Miami Worldcenter’s fully capitalized and SLS Lux Brickell is close to sold out: panel

Luxury condo market still in doldrums due to upheaval in South America: Allen Morris

May.May 12, 2017 12:30 PM

Miami Worldcenter construction site. Inset: Nitin Motwani

Amid a slumping real estate market, developers of two major luxury projects in Miami’s urban core told a gathering of real estate professionals that construction timelines on their developments are moving ahead at full steam.

Allen Morris, president and CEO of The Allen Morris Company, said the SLS Lux Brickell luxury tower his company is building in partnership with The Related Group is very close to being sold out. “Yesterday, we sold one,” Morris said. “That leaves us with two, so we are 99.1 percent sold.”

Meanwhile, construction on the first phase of the $1.2 billion Miami Worldcenter is moving quickly and smoothly, said Miami Worldcenter Associates managing principal Nitin Motwani. “We have closed on $450 million in debt financing,” Motwani said. “We are fully capitalized, including our [Paramount] condo project.

Morris and Mitwani, along with Miami-Dade County Commission Chairman Esteban Bovo and Bryson Ridgeway, director of acquisitions for Stiles Corporation, participated in one of two panels during law firm Holland & Knight’s annual real estate roundtable. The event also featured keynote addresses by Lt. Gov. Carlos Lopez-Cantera and Miami-Dade Mayor Carlos Gimenez.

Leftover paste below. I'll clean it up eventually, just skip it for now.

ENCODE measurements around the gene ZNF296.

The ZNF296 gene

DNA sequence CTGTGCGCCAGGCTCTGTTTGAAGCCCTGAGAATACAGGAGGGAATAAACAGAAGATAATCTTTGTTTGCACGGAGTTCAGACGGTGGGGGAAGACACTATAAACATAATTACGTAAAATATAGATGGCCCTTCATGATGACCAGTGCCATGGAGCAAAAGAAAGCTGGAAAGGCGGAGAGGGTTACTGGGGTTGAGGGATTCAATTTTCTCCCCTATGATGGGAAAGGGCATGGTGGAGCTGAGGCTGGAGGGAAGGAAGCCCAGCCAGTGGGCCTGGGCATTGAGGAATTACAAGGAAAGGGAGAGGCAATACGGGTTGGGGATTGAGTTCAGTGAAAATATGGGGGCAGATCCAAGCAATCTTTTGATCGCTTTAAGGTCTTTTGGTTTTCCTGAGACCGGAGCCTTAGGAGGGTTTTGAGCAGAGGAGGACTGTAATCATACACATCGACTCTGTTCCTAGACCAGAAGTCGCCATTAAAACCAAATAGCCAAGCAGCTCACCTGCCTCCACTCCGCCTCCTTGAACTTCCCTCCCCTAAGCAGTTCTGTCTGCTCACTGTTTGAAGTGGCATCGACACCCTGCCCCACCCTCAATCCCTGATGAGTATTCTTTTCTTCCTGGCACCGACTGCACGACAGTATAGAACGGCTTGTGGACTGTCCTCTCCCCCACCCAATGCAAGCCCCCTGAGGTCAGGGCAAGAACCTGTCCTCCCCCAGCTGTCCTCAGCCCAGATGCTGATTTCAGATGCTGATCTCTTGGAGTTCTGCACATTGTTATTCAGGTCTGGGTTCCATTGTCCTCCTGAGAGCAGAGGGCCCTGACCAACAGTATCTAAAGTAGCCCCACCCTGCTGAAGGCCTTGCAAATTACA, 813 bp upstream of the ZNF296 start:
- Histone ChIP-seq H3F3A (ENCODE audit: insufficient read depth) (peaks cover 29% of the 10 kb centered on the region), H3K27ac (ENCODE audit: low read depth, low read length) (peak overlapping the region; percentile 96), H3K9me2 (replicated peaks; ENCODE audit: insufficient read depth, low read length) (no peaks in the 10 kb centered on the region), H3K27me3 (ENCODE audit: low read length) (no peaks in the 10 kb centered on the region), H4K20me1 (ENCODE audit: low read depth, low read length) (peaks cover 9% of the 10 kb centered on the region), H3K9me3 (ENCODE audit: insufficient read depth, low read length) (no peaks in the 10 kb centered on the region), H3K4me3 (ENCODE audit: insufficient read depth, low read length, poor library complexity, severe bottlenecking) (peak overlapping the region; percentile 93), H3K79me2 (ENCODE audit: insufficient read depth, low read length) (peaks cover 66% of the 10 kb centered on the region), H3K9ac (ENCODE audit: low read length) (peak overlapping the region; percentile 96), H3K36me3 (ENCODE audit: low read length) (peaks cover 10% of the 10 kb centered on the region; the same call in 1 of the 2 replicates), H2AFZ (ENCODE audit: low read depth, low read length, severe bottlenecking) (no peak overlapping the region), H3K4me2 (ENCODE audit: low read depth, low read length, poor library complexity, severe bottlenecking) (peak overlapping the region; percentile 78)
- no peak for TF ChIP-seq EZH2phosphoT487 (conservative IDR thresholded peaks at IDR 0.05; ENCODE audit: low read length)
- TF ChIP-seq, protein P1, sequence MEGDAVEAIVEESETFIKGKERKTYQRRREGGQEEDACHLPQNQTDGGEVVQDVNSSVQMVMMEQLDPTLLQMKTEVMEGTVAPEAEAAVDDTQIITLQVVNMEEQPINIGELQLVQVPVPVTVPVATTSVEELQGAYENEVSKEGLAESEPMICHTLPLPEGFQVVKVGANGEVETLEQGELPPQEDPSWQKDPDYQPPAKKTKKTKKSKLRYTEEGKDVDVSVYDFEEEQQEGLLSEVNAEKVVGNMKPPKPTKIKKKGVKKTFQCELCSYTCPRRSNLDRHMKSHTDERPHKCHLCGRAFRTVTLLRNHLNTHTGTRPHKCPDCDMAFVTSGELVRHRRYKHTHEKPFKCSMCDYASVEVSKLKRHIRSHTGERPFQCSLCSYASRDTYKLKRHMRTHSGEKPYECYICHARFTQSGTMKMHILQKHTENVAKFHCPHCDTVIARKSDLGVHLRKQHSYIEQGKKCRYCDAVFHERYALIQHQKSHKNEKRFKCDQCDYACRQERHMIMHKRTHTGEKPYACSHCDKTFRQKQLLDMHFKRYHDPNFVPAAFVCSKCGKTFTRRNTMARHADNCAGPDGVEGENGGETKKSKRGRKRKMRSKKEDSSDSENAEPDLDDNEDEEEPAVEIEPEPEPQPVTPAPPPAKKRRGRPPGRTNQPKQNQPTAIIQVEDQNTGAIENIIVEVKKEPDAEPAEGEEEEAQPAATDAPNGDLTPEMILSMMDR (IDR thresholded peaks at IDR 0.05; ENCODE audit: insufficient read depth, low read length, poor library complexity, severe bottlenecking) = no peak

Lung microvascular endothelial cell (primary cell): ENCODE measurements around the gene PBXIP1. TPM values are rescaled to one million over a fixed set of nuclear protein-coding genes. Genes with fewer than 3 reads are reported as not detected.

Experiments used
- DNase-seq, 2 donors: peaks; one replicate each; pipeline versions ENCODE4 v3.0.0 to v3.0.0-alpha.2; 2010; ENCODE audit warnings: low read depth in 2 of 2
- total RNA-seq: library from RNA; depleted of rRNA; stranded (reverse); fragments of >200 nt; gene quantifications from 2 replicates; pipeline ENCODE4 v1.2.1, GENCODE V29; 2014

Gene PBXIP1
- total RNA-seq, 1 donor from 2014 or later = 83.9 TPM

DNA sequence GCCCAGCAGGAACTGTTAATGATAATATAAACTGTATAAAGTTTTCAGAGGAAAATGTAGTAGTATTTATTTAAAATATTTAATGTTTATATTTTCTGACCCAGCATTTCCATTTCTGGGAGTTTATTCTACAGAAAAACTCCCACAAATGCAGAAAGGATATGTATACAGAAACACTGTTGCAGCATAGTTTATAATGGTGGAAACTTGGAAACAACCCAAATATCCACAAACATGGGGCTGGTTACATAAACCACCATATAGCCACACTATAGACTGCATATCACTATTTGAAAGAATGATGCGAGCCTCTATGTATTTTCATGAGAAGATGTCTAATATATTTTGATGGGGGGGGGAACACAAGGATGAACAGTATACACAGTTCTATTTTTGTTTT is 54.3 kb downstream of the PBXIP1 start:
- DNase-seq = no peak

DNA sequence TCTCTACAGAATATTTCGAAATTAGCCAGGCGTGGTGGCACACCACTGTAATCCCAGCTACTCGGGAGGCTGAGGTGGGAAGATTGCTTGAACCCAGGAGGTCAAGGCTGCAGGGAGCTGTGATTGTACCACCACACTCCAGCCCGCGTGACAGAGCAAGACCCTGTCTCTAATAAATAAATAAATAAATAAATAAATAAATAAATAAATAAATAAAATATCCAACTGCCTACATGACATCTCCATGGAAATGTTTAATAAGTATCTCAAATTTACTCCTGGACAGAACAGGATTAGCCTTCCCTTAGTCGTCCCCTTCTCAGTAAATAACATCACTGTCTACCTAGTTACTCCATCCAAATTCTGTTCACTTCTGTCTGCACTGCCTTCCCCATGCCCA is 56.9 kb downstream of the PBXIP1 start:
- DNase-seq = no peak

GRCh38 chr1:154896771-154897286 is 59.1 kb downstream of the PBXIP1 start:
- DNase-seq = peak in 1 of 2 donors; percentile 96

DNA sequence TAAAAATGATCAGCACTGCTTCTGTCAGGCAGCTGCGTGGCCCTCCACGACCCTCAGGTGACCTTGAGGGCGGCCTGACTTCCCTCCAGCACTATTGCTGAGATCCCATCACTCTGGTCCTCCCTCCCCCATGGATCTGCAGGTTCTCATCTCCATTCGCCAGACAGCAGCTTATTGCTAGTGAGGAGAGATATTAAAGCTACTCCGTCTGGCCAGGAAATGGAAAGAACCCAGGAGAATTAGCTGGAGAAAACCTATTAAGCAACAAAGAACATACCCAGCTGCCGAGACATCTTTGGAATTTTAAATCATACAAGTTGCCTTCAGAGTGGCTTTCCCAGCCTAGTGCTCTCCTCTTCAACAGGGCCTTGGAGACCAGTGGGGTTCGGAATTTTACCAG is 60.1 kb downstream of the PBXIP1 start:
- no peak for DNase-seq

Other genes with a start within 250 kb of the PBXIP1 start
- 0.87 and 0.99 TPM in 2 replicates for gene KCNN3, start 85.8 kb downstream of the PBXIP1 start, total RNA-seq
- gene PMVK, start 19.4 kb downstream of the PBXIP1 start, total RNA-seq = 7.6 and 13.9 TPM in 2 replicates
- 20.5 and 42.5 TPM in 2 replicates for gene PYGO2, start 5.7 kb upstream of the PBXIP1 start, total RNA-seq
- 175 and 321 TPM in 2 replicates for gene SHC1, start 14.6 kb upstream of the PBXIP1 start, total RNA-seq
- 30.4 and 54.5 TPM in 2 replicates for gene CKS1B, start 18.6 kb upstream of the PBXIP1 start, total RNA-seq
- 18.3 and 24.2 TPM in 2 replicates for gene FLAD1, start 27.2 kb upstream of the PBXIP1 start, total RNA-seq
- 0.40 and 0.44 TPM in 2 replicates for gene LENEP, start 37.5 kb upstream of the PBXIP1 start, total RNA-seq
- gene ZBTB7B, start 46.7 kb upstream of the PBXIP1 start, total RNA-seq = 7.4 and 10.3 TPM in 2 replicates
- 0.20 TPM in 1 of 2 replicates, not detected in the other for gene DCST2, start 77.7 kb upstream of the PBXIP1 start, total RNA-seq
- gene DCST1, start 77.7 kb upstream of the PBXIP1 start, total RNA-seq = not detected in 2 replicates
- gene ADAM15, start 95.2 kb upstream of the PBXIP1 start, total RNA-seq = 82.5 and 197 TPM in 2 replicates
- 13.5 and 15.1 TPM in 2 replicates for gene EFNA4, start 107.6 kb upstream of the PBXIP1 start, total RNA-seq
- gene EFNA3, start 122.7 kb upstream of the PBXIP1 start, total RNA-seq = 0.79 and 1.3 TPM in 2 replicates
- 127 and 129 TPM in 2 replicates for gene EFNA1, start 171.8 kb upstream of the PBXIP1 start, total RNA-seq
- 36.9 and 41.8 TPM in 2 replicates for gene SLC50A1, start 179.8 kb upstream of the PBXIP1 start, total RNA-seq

Allen Morris

Morris said the luxury condo market is still in the doldrums due to “all the upheaval going on in South America.” However, the top buyers at the SLS Lux hail from Brazil, Argentina and Mexico and most of the tower’s penthouses have been sold to New Yorkers, Morris said. SLS Lux has been able to weather the downturn because of the track record of both developers and the high level of amenities in the project, he said.

“A lot of it has to do with timing and how you position yourself in  the market,” Morris added. “We made it hard for buyers to say no.”

Motwani talked about changes to the retail component of Miami Worldcenter that is being developed by The Forbes Company and Taubman Centers. Last year, the developers scrapped plans for an enclosed mall anchored by Macy’s and Bloomingdales that resulted in a $24 million hit for Forbes and Taubman. “It was a tough decision,” Motwani said. “When you are that far along, it is hard to turnaround.”

The new plan to develop high street retail is aimed at capturing millennial shoppers. “Many of our retailers are bringing larger flagship stores,” Motwani said. “They want bigger showrooms that offer experiences.”

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